CDC issues new drug guidance on HIV infection

The agency addresses sexual and needlestick exposures outside the work setting.

By Victoria Stagg Elliott — Posted Feb. 14, 2005

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A patient presenting to a physician within 72 hours of a sexual assault, condom breakage or needlestick injury that poses a high risk of contracting HIV should be prescribed 28 days of highly active anti-retroviral therapy to reduce the chance of infection, say guidelines published by the Centers for Disease Control and Prevention in the Jan. 21 Morbidity and Mortality Weekly Report.

"Using anti-retroviral drugs after exposure is an important safety net to prevent HIV infection in certain cases," said Ronald O. Valdiserri, MD, MPH, deputy director of the CDC's National Center for HIV, STD and TB Prevention.

The guidelines, developed by the CDC in conjunction with the Food and Drug Administration, the National Institutes of Health and the Health Resources and Services Administration, recommend the use of post-exposure prophylaxis -- PEP -- in cases where the source of the possible exposure is known to be HIV-positive. When the HIV status of the source is unknown, physicians should evaluate the risks and benefits, including a patient's ability to adhere to an expensive drug regimen with a high rate of side effects, on a case-by-case basis.

PEP is not recommended for people who have frequent exposures to HIV or as a replacement to more traditional forms of prevention. Rather, it is to be used as a last resort when primary prevention fails or is not possible, such as in the case of rape.

"The drugs are not a substitute for abstinence, mutual monogamy or consistent and correct condom use and should not be viewed as a quick fix," Dr. Valdiserri said.

Creating a national standard

These guidelines are the latest move by the agency to further reduce the rates of new HIV infections, which have remained steady for several years. The agency previously issued guidelines in 1998 covering occupational exposures. Until now, only a handful of states and one medical society, the American Academy of Pediatrics, had guidelines for non-occupational exposures. Physicians praised the CDC action for providing a national standard for these situations.

"I'm impressed that they came out with them, and, in general, they're very balanced," said James M. Sosman, MD, associate director of the HIV program at the University of Wisconsin in Madison and chair of the Society of General Internal Medicine's AIDS task force.

Experts say insurers might be more likely to cover it, and state programs that pay for crime victims' medical care also might be more willing to pay for this as part of recovery from assault. It also makes easier some decisions a patient has to make, particularly after traumatic sex.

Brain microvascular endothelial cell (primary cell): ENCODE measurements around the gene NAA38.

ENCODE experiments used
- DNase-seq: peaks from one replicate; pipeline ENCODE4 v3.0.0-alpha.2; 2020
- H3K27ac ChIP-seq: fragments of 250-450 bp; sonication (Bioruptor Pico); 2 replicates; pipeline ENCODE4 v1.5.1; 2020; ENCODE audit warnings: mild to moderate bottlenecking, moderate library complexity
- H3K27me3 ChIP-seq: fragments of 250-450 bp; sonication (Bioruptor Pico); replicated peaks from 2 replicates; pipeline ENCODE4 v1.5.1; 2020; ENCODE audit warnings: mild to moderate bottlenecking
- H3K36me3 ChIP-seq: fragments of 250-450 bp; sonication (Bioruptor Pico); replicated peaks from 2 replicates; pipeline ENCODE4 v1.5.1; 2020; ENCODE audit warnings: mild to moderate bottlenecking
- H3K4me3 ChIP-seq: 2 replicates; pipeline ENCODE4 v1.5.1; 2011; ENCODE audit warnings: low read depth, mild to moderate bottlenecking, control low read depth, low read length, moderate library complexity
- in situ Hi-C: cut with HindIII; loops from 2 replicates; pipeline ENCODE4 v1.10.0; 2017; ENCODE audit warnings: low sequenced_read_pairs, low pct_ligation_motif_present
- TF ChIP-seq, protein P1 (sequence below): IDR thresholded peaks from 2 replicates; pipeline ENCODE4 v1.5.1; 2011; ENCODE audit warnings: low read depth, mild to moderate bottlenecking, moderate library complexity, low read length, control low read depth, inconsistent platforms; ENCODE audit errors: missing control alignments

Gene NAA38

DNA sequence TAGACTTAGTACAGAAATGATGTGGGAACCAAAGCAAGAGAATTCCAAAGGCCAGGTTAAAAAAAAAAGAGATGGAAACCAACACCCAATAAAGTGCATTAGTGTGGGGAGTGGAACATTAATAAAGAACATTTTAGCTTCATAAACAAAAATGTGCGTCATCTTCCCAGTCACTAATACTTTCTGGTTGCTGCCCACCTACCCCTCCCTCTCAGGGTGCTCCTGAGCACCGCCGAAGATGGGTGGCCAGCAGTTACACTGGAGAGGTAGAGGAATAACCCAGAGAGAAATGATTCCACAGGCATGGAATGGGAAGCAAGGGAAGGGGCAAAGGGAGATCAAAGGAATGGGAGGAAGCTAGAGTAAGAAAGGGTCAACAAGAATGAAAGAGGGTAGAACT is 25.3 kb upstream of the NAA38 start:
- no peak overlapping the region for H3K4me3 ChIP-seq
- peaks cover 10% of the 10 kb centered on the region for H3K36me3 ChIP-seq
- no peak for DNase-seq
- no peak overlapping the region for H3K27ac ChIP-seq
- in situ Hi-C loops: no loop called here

"When someone is already barely able to tell you their name, it really helps when a physician is able to say, 'This is what you should take and this is what you'll need,' rather than saying, 'This may or may not help,' and introducing a level of doubt," said Charles John Gonzalez, MD, PhD, assistant professor of medicine at New York University School of Medicine and a member of the board that wrote the New York state guidelines.

Experts also hope that the CDC announcement will increase awareness of the availability of PEP and lead to more people presenting for care within the 72-hour window.

"This level of publicity is incredibly helpful," Dr. Gonzalez said.

But many note that, despite the expanded recommendations, it is still unlikely to have broad appeal or impact the rate of new infections significantly. A vaccine is much more likely to do so, and to that end, the Global HIV/AIDS Vaccine Enterprise published a scientific strategic plan for HIV vaccine development in the February issue of Public Library of Science Medicine.

The international alliance of groups conducting or supporting HIV vaccine research identified the questions that need to be answered before a successful vaccine can be developed and set standards for laboratory assays used to validate effectiveness to let the various vaccine trials be compared head to head.

"A preventive vaccine is the world's best long-term hope for bringing the HIV/AIDS epidemic under control," said Helene Gayle, MD, MPH, one of the authors and director of the Gates Foundation's HIV, TB and Reproductive Health Program.

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Prescription to prevent HIV infection

  • A 28-day course of highly active antiretroviral therapy should be prescribed to patients within 72 hours of an exposure to the body fluids of someone known to be infected with HIV, if such an exposure presents a high risk of transmission.
  • If the HIV status of the source of the exposure is unknown, clinicians should evaluate the risks and benefits of postexposure prophylaxis on a case-by-case basis.
  • Patients should be tested for HIV upon presentation as well as at one-, three- and six-month intervals.
  • This strategy to prevent HIV infection should be used only for those exposed infrequently.

Source: Morbidity and Mortality Weekly Report, Jan. 21

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External links

"Antiretroviral Postexposure Prophylaxis After Sexual, Injection-Drug Use, or Other Nonoccupational Exposure to HIV in the United States," Morbidity and Mortality Weekly Report, Jan. 21 (link)

"The Global HIV/AIDS Vaccine Enterprise: Scientific Strategic Plan," Coordinating Committee of the Global HIV/AIDS Vaccine Enterprise, Public Library of Science Medicine, February (link)

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